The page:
Suspected mad cow disease a false alarm
5 June 2006, MADRID - An autopsy has ruled out a suspected Spanish case of mad cow disease alleged to have been contracted in the UK.
5 June 2006
MADRID - An autopsy has ruled out a suspected Spanish case of mad cow disease alleged to have been contracted in the UK.
Madrid's department of public health said Javier Monge had died of the original form of Creutzfeldt-Jakob, not the new form which developed in the UK, which is contracted from contaminated animal products.
"The results of the autopsy are negative, according to the tests carried out in the reference centre of the Fundacion Hospital Alcorcon", health officials told the news agency EFE.
Monge's parents had requested the tests, insisting that their son had died of the human form of mad cow disease. Monge spent more than a year in the UK at the end of the 90s and had to be hospitalised in May 2000 in Hospital 12 in Madrid when he started to suffer neurological problems.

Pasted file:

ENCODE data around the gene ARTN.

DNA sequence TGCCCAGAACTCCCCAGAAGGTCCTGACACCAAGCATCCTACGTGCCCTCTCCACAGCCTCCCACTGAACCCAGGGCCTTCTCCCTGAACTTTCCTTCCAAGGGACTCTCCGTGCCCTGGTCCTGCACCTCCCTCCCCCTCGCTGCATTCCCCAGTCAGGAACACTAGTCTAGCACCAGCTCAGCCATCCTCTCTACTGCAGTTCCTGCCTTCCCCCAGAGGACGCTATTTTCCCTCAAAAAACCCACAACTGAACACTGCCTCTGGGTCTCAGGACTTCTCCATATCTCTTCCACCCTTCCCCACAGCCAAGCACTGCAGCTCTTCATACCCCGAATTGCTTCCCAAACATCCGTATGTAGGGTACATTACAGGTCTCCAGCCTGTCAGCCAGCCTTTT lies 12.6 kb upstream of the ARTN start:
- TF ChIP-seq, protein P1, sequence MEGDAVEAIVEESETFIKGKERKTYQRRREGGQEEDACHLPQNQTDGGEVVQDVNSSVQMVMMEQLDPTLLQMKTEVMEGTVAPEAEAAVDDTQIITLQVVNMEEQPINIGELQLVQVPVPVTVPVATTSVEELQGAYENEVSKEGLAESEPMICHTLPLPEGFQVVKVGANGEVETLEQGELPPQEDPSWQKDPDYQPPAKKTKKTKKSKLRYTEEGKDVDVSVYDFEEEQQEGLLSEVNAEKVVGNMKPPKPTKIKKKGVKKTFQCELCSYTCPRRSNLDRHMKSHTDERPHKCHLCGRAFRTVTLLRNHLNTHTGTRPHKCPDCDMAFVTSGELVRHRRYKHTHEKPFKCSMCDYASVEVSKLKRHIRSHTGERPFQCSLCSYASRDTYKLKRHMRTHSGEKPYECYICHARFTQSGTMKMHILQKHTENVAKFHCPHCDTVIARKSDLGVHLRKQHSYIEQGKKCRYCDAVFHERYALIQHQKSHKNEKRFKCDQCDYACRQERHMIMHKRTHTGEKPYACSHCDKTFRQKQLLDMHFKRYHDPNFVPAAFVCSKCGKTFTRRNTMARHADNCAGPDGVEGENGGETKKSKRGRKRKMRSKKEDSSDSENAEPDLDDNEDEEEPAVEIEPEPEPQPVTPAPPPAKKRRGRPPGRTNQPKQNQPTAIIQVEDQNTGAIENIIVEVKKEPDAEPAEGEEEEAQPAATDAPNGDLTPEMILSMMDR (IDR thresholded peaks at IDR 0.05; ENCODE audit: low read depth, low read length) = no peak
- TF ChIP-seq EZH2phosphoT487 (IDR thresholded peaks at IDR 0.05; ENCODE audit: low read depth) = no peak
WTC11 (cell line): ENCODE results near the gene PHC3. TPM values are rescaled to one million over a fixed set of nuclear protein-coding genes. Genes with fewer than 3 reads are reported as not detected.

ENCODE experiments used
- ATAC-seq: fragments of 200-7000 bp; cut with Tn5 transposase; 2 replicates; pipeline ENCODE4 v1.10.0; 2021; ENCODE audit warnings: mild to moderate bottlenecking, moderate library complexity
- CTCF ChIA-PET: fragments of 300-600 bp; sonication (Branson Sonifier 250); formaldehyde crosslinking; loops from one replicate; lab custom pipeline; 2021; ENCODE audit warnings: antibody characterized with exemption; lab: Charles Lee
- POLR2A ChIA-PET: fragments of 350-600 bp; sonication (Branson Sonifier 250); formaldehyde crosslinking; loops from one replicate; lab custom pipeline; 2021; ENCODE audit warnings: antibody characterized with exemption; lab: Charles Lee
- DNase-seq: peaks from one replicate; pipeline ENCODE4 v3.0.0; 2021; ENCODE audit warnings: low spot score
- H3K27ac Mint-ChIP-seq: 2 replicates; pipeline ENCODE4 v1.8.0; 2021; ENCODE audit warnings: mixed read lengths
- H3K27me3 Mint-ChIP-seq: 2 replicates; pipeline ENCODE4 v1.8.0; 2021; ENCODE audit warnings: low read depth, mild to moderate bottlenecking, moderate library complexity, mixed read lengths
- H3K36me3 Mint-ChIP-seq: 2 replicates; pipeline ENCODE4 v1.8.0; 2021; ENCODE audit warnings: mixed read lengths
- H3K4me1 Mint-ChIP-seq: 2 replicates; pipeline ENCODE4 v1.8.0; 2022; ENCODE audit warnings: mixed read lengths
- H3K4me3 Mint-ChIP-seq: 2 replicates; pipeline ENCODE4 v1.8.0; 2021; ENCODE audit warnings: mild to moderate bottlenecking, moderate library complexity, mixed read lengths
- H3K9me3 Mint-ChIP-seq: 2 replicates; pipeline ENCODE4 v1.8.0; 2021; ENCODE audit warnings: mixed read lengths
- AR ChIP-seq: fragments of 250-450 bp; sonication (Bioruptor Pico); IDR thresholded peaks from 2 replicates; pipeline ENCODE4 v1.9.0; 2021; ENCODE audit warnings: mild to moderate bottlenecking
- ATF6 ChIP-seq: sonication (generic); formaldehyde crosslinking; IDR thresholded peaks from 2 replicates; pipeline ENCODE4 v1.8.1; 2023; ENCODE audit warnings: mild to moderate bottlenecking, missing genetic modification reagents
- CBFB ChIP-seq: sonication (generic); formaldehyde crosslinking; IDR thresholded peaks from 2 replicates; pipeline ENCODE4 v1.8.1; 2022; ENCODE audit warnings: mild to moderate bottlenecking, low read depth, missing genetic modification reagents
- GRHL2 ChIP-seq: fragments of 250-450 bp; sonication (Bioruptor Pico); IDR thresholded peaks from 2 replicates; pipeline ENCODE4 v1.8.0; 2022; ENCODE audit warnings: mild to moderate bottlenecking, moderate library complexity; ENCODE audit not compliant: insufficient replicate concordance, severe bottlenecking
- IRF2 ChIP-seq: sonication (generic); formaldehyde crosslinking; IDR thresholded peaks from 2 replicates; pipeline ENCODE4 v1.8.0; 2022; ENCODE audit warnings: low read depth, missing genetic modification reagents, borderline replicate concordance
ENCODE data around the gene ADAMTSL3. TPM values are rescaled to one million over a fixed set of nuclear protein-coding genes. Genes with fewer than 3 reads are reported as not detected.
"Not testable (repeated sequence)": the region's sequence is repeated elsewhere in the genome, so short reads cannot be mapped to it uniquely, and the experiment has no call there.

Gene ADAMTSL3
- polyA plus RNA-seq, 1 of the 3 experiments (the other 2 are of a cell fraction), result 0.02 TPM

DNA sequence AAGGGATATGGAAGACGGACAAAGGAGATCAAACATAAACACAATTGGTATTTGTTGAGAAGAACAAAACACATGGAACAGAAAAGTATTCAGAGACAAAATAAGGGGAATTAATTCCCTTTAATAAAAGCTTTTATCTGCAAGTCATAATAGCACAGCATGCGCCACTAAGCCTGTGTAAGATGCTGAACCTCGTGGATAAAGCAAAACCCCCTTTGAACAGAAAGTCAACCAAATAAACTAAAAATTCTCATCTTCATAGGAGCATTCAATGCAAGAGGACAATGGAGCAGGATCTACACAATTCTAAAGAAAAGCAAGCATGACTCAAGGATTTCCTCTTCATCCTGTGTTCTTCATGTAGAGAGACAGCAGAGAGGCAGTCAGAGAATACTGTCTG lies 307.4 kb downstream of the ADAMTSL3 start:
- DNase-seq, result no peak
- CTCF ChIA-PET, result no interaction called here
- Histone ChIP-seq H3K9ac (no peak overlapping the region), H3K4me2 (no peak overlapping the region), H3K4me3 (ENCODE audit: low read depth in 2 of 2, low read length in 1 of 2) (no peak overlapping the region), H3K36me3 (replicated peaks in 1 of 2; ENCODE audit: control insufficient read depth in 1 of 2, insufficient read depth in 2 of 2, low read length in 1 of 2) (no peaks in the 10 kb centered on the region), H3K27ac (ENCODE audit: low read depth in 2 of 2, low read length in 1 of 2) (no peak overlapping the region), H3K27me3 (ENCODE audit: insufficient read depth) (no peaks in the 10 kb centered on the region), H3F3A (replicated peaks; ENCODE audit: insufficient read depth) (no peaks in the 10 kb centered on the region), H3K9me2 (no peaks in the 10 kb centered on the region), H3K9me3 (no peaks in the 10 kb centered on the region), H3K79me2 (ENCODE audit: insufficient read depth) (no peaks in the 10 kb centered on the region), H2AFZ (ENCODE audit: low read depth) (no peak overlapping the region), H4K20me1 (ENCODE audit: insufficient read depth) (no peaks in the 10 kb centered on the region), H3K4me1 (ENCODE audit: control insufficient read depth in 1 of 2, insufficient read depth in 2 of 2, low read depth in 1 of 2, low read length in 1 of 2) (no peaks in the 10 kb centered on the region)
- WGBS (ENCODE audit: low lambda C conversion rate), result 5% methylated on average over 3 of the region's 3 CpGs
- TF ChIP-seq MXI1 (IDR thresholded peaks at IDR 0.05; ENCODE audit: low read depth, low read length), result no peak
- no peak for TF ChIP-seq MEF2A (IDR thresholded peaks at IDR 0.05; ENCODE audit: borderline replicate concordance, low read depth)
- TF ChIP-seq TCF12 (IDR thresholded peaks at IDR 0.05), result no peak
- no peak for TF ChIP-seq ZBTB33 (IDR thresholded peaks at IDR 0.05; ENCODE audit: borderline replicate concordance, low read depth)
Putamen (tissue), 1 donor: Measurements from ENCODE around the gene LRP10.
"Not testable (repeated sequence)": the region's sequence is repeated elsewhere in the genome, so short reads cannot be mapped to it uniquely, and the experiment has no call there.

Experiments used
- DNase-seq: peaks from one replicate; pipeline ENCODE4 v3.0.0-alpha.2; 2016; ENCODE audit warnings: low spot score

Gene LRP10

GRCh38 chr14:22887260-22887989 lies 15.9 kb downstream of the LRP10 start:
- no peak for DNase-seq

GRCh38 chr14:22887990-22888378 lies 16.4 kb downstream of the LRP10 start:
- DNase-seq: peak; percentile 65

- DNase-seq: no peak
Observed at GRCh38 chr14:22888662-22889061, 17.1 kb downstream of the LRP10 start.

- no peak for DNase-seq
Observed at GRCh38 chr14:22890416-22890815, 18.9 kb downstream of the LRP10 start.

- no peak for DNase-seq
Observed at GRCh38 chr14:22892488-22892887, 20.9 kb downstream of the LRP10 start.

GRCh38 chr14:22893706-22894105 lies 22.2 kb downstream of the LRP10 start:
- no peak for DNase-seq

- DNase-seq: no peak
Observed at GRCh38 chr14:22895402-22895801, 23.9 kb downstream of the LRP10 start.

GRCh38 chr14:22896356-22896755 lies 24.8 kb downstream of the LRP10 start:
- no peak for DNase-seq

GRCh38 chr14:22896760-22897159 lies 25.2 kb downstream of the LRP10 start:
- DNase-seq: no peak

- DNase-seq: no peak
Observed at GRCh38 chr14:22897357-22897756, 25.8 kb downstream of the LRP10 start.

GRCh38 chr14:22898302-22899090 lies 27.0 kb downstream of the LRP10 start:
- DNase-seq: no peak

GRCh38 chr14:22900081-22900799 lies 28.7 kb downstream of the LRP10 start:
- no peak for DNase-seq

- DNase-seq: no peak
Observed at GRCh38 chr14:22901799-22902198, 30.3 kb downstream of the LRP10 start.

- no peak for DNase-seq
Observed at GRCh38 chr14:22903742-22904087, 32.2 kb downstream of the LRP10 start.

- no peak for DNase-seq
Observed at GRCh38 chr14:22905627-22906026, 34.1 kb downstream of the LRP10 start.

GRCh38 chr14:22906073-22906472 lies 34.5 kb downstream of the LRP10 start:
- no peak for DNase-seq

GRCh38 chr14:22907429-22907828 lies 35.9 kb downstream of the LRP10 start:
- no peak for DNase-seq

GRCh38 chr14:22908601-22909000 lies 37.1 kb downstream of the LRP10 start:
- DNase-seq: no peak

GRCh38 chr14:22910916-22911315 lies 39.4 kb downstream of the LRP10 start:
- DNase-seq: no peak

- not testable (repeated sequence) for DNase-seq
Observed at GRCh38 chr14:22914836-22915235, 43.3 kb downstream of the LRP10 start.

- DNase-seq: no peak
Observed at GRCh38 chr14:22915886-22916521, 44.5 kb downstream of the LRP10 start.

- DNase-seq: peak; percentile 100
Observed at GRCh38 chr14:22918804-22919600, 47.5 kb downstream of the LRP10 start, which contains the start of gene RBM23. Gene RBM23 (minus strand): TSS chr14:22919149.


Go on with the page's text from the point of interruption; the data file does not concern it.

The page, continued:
The department of health said the autopsy results would be sent to Edinburgh so that experts could pinpoint what genetic form of the disease killed Monge, who died on 27 April.
Whereas the new form of BSE – known as mad cow disease - has been linked to contaminated animals, the classic forms of Creutzfeldt are believed to occur only sporadically in patients who inherit an abnormal protein called prion.
Both forms of the disease have similar symptoms.
Monge's mother, Rosa Sanz, criticised the autopsy verdict, describing it as "the last blow" to the family.
[Copyright EFE with Expatica]
Subject: Spanish news